The Grim Reaper is one of the most recognizable figures around, but that doesn't mean anyone is happy to see him when he noiselessly appears.

© iStockphoto/Dodorema

­As the saying goes, nothing in life is certain except death and taxes. We know taxes well. There are forms, rates and codes. We circle April 15 on our calendars in bold, red strokes, making the day stand out like a swollen thumb. And, of course, in the United States, there's the Internal Revenue Service, which collected more than $2.4 trillion in revenue and processed more than 235 million tax returns in 2007 alone [source: Internal Revenue Service].

But what about death? For most of us, the other certainty of being human is not nearly so concrete. According to biologists, death is the total cessation of life processes that eventually occurs in all living things. Unfortunately, that definition doesn't paint a vivid picture. It doesn't tell us what it's like to die. What will it feel like? What will we see? What will we do? Where will we go?

­Enter the Grim Reaper, the black-cloaked, scythe-wielding personification of death. We all know exactly ­who he is and what he wants. He comes for every person, hourglass in hand, waiting for the last grain of sand to fall. When it does, he collects the soul with a well-practiced cut of his razor-sharp blade. It may not be a pleasant image, but it is clear and unmistakable.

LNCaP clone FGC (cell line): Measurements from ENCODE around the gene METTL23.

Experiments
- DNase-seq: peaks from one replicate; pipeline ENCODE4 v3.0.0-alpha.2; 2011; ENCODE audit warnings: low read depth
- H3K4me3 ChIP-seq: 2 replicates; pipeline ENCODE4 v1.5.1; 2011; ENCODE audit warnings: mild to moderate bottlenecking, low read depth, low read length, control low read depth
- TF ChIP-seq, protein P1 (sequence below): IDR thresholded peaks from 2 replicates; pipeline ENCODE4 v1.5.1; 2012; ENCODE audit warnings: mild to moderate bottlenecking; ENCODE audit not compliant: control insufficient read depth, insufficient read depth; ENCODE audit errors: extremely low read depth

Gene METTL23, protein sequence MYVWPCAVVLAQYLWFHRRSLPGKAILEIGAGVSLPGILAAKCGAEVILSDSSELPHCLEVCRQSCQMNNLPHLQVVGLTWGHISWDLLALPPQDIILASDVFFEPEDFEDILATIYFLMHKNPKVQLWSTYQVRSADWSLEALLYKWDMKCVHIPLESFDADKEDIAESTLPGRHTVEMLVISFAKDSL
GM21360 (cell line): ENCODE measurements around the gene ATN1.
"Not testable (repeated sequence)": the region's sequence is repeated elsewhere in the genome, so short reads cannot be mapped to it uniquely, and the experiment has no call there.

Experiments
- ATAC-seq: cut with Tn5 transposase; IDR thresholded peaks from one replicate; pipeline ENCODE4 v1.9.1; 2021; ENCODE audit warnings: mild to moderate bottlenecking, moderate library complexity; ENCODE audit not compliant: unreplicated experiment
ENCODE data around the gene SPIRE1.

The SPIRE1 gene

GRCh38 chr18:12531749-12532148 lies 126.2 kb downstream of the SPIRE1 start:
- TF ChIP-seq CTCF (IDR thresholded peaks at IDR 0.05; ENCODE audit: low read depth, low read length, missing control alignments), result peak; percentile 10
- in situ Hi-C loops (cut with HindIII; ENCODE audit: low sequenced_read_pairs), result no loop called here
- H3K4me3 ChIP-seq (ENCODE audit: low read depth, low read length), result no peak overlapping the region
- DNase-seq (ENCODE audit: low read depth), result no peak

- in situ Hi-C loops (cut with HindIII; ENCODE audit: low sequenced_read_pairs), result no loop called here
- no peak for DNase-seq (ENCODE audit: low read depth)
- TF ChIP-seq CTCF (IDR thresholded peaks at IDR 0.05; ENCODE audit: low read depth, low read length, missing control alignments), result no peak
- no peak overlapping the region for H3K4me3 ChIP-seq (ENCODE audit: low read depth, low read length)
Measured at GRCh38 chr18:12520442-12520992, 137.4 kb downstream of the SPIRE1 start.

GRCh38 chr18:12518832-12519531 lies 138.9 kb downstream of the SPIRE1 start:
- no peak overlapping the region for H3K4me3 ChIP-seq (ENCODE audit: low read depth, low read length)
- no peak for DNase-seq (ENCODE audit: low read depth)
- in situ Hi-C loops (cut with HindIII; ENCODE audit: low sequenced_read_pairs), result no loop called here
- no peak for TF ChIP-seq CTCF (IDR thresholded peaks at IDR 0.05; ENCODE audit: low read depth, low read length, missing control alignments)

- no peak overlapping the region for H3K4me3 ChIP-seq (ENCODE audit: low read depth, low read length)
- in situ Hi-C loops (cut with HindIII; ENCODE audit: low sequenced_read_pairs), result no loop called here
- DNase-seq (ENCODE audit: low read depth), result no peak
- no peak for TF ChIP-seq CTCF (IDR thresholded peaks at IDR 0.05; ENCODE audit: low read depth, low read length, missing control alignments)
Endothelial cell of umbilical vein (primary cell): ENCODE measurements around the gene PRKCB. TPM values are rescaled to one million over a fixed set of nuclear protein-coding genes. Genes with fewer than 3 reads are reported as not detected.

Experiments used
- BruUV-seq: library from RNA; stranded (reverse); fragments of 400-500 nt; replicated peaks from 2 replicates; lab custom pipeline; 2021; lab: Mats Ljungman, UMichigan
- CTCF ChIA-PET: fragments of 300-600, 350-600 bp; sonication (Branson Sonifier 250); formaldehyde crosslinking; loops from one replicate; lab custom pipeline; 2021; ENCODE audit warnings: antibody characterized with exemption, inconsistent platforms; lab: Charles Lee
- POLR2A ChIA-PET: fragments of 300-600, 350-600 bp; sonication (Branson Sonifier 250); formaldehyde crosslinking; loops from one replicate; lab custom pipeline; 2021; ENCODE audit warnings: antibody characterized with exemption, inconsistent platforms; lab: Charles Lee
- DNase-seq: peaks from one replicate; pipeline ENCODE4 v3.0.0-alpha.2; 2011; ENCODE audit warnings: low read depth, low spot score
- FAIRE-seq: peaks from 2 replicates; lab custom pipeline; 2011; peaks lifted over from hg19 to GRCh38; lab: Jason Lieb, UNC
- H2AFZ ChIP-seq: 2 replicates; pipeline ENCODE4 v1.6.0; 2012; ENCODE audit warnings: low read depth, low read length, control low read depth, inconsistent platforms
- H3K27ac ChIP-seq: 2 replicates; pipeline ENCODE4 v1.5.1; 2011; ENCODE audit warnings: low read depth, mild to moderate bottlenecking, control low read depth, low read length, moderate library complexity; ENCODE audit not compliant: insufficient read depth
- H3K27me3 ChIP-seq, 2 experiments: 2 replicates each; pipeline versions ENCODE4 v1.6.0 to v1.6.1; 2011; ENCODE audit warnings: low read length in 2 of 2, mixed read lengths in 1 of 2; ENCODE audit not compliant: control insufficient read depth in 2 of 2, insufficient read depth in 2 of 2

Ultimately, this is the "job" of the Grim Reaper -- to put a human face on the concept of death. But why did humans feel compelled to make the Grim Reaper, well, so grim? Why not make him a friendly and helpful guide to the underworld? And why, for that matter, does he have to be a guy?

We'll address all of these questions on the next few pages.­ We'll look at the origin of the Grim Reaper, the symbolism associated with his form and figure, and how he's represented in other cultures. We'll also examine how painters, writers and filmmakers have portrayed the Reaper in their works. When we're done, you'll know who the Grim Reaper is (should you spy him lurking by your deathbed), how he works and, most important, why he exists at all.

­As Lewis Carroll once said, it's best to begin at the beginning. And for the Grim Reaper, the beginning can be found in the creation myths present in all cultures.